Murder victims 'picked up by defendant'

The man accused of murdering five women in Ipswich in 2006 has admitted in court that he may have been with them on the nights they were killed but he maintained that he was an "unfortunate" victim of dozens of coincidences.

Steve Wright, 49, remained outwardly calm yesterday in the face of forensic evidence linking him to the bodies of all of the women, who worked in the city as prostitutes. He admits to having picked up all five murdered women and to having had sex with four of them. He also claims he intended to have sex with the fifth but changed his mind.

Jurors heard that the forklift truck driver's DNA was found on three of the women's bodies, blood from two of the women was found on one of his coats and fibres from either his home or car were found on all five.

But Mr Wright denies murdering Gemma Adams, 25; Tania Nicol, 19; Anneli Alderton, 24; Paula Clennell, 24 and Annette Nicholls, 29. The naked bodies of the women were found in remote locations near Ipswich between 2 December and 12 December 2006.

Giving evidence for four hours at Ipswich Crown Court, Mr Wright admitted picking up all five women, beginning with Ms Nichol.

Mr Wright was shown CCTV images of Ms Nicol stepping into a dark Ford Mondeo – the model of his car – shortly after 11pm on 30 October. Asked by the defence counsel, Timothy Langdale, QC, if it was him in the images, Mr Wright replied: "Quite possibly, yes."

At one point the Peter Wright QC, for the prosecution, listed 12 specific points relating to Mr Wright having been with the women on the nights they disappeared, to him having picked them up in the order they disappeared, and to forensic evidence being found either at his home or on the women's bodies.

Twelve times the defendant was asked: "Is that a coincidence?" Each time, Mr Wright gave the same reply, "it would seem so, yes".

Altogether in his evidence, MrWright replied "it would seem so, yes", or "it would appear so, yes" or "if you say so, yes", a total of 50 times. At one point, the prosecutor suggested: "It would seem that in terms of picking up prostitutes in Ipswich you have been singularly unfortunate."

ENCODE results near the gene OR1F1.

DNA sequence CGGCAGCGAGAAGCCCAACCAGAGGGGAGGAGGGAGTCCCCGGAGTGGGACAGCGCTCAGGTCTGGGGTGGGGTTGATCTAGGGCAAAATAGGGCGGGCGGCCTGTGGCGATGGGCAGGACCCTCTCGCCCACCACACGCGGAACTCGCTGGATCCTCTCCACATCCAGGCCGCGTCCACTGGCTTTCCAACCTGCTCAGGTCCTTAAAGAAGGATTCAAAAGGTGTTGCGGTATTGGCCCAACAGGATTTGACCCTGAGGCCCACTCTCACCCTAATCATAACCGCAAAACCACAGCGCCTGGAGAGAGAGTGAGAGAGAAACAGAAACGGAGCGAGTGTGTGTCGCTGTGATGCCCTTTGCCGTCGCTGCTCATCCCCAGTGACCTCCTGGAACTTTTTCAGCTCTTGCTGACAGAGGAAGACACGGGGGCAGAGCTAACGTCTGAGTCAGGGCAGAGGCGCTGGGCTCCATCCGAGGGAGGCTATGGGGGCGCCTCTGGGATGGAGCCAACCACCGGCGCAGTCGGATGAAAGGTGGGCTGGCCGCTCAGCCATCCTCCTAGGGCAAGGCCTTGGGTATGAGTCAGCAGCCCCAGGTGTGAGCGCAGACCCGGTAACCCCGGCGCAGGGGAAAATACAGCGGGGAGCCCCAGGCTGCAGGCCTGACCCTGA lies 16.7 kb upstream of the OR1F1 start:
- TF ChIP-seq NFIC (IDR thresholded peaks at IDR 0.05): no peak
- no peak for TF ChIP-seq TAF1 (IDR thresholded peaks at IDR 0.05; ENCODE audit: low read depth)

Again Mr Wright replied: "It would seem so, yes."

The court heard that Mr Wright moved into a flat within the Ipswich red-light district on 1 October 2006. He said that he began noticing prostitutes a fortnight later and started to pick them up in the third week of October of that year.

Jurors were told that Mr Wright's car was twice filmed by security cameras on the night Ms Alderton disappeared – once in the red light area at 11.18pm on 3 December and again at 1.41am on 4 December heading out of Ipswich. Asked why he had been driving around at this time, Mr Wright claimed that he had had difficulty sleeping.

The court also heard that Ms Nichol's blood was found on Mr Wright's yellow reflective jacket. Mr Wright said he could not explain how it had got there.

But when it emerged that Ms Clennell's blood had also been found on the jacket, Mr Wright claimed thatshe had mentioned biting her tongue while lying on his sofa. Mr Wright said that he had used the jacket as a blanket on the floor of his bedroom where he had taken the women, after spending time in his car.

On Thursday Mr Wright told the court that he had used prostitutes when he had "the urge" to for years, including when he worked in the pub trade in London. "It was a situation I got myself in," he said.

The prosecution alleged that eventually Mr Wright was seeking "something more than sexual gratification ... and as time went on you decided you would kill." "No, no way," replied the defendant. Coming to the end of the cross-examination, the prosecution accused Mr Wright of "squeezing the very life out of" Ms Nicol".

"No I did not," Mr Wright said.

The case continues.